Bone Appetit: The History Behind the KC Strip

Bone Appetit: The History Behind the KC Strip

At Sullivan’s, we try our best to stay true to tradition. That’s why we’re proud to be one of the few restaurants still serving the Bone-In Kansas City Strip steak. Some say it’s a New York Strip with more fuss, but for us, its history cuts much deeper. 

Oddly enough, history of the Kansas City Strip actually begins in a little pastry shop off William Street in New York City. In 1827, brothers Giovanni and Pietro Delmonico from Ticino, Switzerland, rented out the space to pursue their dream of opening a restaurant. Little did they know their “little dream” would become a massive success and one of the most famous restaurants in New York. This success was due to their ingenuity in creating a separate, curated wine list, offering an à la carte menu, and of course, introducing the now-iconic “strip,” then called the Delmonico steak.

The Delmonico steak is the product of a particular preparation in which the cuts of steak are taken from the shorter side of the beef loin, originally called the Kansas City Strip. Initially, it came bone-in, but as complaints arose from some of the more finicky customers, the chefs began to remove the bone and renamed it the “New York Strip.” While removing the bone may give the impression one is receiving a better, fancier cut of steak, it is, in fact, the same cut of meat. So why is Sullivan’s committed to keeping the bone-in version on the menu? It’s all about the added flavor.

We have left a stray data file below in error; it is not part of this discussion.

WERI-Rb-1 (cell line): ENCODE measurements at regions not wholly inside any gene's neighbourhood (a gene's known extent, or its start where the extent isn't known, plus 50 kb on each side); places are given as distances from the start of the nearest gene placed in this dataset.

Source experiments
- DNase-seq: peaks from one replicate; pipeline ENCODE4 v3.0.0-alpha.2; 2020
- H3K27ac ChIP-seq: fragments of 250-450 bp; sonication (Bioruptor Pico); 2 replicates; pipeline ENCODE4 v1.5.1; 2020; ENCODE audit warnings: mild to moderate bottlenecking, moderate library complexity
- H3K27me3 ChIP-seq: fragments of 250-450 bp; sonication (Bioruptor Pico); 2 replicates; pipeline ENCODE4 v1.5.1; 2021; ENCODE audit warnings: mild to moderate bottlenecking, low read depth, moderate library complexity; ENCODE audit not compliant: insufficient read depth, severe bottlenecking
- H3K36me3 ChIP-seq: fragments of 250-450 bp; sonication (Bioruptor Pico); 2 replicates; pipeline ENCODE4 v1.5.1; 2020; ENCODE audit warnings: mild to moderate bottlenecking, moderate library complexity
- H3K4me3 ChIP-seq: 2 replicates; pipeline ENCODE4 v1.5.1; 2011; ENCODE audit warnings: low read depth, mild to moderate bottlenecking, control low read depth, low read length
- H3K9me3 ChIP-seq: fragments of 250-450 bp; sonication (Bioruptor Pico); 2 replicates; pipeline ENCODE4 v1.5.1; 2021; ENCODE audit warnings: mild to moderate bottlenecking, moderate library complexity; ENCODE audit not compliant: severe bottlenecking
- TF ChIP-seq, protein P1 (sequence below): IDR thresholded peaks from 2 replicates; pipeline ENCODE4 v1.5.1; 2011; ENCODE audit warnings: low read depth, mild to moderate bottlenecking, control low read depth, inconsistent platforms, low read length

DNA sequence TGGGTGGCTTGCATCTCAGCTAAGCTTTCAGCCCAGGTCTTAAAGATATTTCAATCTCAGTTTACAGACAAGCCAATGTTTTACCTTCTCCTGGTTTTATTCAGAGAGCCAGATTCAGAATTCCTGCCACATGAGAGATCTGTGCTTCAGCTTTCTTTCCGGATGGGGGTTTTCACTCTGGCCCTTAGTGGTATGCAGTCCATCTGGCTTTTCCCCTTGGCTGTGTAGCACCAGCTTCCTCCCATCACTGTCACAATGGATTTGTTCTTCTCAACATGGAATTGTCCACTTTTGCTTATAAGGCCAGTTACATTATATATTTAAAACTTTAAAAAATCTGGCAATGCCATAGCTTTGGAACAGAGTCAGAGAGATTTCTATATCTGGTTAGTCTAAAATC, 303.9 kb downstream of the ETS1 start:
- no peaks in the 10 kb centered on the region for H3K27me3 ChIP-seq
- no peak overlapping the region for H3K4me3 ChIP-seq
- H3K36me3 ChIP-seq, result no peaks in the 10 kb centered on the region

The Bone-In Kansas City Strip is one of the most mouthwatering cuts of steak on the market today. As the bone cooks at a high temperature, it slowly releases flavors that can only be found in the marrow and other layers of the bone.

The argument of bone-in versus bone-out is one as old as the Kansas City Strip itself. No matter your preference, you can’t argue there are few flavors better than a perfectly seared steak.

So, what cut do you prefer – the famous bone-in Kansas City Strip or New York Strip. Tell us in the comments.